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Club Preparedness: Lessons from Sandy

The startling images of the destruction wrought by Hurricane Sandy have prompted many a conversation in health clubs across the country. The topics: what can a club do to remain open, and up and running, during any kind of a disaster … or, conversely, at the very least, recover as quickly as possible?

What lessons are there to be learned?

Eric Casaburi is a good person to ask.

Eric CasaburiAs the CEO of Retro Fitness, a franchise company based in Colts Neck, New Jersey, he oversees 87 Retro Fitness health clubs, most of which are located in the Mid-Atlantic region. All told, 33 of them lost power or suffered other storm damage, and had to close temporarily early this month after Sandy devastated the area.

However, most of the facilities were open for business within a week, in part because of steps that Casaburi had taken before the storm hit.

For one thing, he had redundancy—the company’s headquarters had both cable Internet and DirectTV satellite Internet services. The satellite access, which remained functional after the storm, enabled the company's 10 employees to retrieve and send e-mail, obtain information about damage, and communicate it to others by making use of the company’s social media pages. Casaburi had also installed an $8,000 generator at the home office before the storm because the area tends to lose power.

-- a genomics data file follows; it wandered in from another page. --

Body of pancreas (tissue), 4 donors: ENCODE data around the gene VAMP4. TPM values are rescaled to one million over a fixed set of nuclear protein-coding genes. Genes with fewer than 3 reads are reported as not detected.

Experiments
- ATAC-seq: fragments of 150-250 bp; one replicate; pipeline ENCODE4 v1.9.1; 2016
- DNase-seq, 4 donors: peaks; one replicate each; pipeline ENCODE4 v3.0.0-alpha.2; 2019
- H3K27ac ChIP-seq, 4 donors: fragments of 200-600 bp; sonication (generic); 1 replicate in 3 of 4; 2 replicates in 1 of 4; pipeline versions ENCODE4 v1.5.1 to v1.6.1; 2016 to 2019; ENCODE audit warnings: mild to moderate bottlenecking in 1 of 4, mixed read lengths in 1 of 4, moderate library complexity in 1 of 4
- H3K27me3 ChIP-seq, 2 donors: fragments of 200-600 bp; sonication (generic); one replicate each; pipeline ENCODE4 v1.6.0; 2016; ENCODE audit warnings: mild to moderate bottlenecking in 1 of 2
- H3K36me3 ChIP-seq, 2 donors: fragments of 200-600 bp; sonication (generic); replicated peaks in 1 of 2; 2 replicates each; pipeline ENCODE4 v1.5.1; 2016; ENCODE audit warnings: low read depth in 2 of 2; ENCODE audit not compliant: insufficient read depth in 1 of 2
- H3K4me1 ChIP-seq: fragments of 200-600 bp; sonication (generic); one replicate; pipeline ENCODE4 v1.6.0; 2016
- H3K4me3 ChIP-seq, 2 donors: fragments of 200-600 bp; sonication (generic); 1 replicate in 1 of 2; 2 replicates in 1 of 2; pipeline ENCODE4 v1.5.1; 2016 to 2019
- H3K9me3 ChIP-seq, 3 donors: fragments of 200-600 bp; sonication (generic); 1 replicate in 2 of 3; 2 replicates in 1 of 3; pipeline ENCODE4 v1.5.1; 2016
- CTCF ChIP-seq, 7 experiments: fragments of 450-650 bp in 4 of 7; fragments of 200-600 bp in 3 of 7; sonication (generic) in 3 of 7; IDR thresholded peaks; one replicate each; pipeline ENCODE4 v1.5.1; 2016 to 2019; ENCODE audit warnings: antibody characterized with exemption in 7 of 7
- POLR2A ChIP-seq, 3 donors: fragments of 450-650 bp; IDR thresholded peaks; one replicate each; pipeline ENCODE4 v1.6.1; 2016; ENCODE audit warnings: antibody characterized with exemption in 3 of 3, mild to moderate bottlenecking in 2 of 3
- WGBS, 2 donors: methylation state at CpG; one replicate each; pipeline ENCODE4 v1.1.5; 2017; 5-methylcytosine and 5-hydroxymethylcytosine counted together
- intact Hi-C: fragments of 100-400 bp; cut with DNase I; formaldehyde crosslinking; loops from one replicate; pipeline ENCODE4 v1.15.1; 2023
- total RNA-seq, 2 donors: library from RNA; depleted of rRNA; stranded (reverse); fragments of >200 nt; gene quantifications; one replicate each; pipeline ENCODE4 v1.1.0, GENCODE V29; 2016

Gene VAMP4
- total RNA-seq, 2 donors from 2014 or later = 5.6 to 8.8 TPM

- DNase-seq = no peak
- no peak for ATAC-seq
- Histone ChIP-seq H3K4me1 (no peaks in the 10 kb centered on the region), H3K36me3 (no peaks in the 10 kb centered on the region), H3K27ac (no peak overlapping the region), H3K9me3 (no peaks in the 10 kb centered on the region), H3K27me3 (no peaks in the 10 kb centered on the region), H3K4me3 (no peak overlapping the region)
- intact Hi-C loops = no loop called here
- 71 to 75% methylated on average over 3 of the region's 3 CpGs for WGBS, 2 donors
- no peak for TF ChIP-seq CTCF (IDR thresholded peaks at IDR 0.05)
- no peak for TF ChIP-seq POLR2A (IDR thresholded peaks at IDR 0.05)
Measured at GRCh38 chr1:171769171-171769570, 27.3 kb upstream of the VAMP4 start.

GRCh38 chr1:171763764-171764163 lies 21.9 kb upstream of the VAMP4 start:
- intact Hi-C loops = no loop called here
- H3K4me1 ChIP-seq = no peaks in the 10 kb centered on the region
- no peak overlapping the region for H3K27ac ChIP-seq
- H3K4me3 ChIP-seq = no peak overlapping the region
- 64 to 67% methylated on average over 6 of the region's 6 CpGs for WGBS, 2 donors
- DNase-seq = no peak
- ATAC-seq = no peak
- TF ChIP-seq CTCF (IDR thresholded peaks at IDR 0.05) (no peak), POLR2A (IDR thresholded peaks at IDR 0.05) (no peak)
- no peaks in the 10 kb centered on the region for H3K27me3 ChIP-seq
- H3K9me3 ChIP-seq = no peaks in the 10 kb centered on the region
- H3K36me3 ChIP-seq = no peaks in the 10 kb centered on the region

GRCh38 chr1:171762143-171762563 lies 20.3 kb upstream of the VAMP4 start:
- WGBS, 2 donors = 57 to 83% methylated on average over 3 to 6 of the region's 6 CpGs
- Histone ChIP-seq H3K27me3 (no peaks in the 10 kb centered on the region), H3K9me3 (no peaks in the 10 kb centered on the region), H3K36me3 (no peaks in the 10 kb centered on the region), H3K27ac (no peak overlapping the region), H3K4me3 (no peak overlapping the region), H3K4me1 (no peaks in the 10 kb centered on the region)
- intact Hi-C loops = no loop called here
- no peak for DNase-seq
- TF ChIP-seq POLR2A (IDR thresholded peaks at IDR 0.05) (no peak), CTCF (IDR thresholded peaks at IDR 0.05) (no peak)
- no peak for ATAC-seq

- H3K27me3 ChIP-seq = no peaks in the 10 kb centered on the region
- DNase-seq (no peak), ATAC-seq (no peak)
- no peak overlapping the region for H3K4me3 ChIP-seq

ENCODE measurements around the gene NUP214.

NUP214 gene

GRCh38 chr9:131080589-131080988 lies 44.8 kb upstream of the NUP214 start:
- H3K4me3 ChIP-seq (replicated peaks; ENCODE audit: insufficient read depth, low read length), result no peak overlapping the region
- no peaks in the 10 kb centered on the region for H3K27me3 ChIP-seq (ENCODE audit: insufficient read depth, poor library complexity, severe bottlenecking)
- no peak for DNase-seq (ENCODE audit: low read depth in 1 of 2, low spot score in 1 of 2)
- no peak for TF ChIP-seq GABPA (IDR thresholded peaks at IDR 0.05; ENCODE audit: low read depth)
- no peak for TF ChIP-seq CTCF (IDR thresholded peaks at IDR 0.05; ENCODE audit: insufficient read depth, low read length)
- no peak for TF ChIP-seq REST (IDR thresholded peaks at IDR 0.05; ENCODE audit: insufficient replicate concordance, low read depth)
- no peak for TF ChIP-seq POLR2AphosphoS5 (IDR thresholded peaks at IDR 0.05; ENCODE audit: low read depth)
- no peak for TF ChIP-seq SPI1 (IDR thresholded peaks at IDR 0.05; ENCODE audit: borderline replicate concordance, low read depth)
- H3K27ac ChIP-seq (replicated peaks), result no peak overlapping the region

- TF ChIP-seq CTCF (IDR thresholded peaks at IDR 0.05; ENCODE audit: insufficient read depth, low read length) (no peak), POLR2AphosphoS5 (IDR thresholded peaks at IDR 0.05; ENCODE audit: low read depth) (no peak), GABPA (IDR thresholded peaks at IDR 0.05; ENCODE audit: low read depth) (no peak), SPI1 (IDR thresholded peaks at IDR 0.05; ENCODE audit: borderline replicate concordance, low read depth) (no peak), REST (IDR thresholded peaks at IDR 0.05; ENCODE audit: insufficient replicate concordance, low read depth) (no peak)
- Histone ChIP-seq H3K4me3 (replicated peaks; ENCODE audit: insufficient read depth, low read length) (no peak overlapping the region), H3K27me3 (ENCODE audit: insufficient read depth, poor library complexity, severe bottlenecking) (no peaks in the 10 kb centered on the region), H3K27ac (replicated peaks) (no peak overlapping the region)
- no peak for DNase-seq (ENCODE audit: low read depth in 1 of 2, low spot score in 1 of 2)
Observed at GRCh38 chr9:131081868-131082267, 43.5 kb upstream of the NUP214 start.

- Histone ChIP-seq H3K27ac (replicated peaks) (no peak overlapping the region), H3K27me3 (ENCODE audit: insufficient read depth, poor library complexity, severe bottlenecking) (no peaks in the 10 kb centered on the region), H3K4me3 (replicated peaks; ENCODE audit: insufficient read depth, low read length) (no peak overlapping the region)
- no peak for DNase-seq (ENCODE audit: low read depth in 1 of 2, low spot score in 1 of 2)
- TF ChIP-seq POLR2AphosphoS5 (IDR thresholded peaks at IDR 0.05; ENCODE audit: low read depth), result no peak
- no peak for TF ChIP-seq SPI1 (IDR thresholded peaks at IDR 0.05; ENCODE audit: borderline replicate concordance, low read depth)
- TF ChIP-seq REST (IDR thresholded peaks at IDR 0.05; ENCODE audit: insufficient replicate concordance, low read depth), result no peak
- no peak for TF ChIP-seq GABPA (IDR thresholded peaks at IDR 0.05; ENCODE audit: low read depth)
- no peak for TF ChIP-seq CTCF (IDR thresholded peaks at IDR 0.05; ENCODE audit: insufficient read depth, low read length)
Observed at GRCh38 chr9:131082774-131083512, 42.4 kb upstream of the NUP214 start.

He and his staff provided franchisees with storm-preparation tips and e-mail advisories. As Sandy approached and, then, arrived, headquarters kept in touch with franchisees, and regularly updated a status spreadsheet indicating when each club was expected to open. The team also assisted with e-mail blasts and automated calls to get information to gym members.

Post-storm, Casaburi and his team answered franchisee’s questions about insurance and employed some corporate muscle to cut through red tape on their behalf.

Now, he’s thinking about adding generators to Retro Fitness’ existing facilities, and to future franchise build-outs, and studying how he and his team can communicate even better in the event of a future disaster.

“If you don't learn from an experience like this, shame on you,” Casaburi says.

- Patricia Amend is the executive editor of CBI and can be reached at

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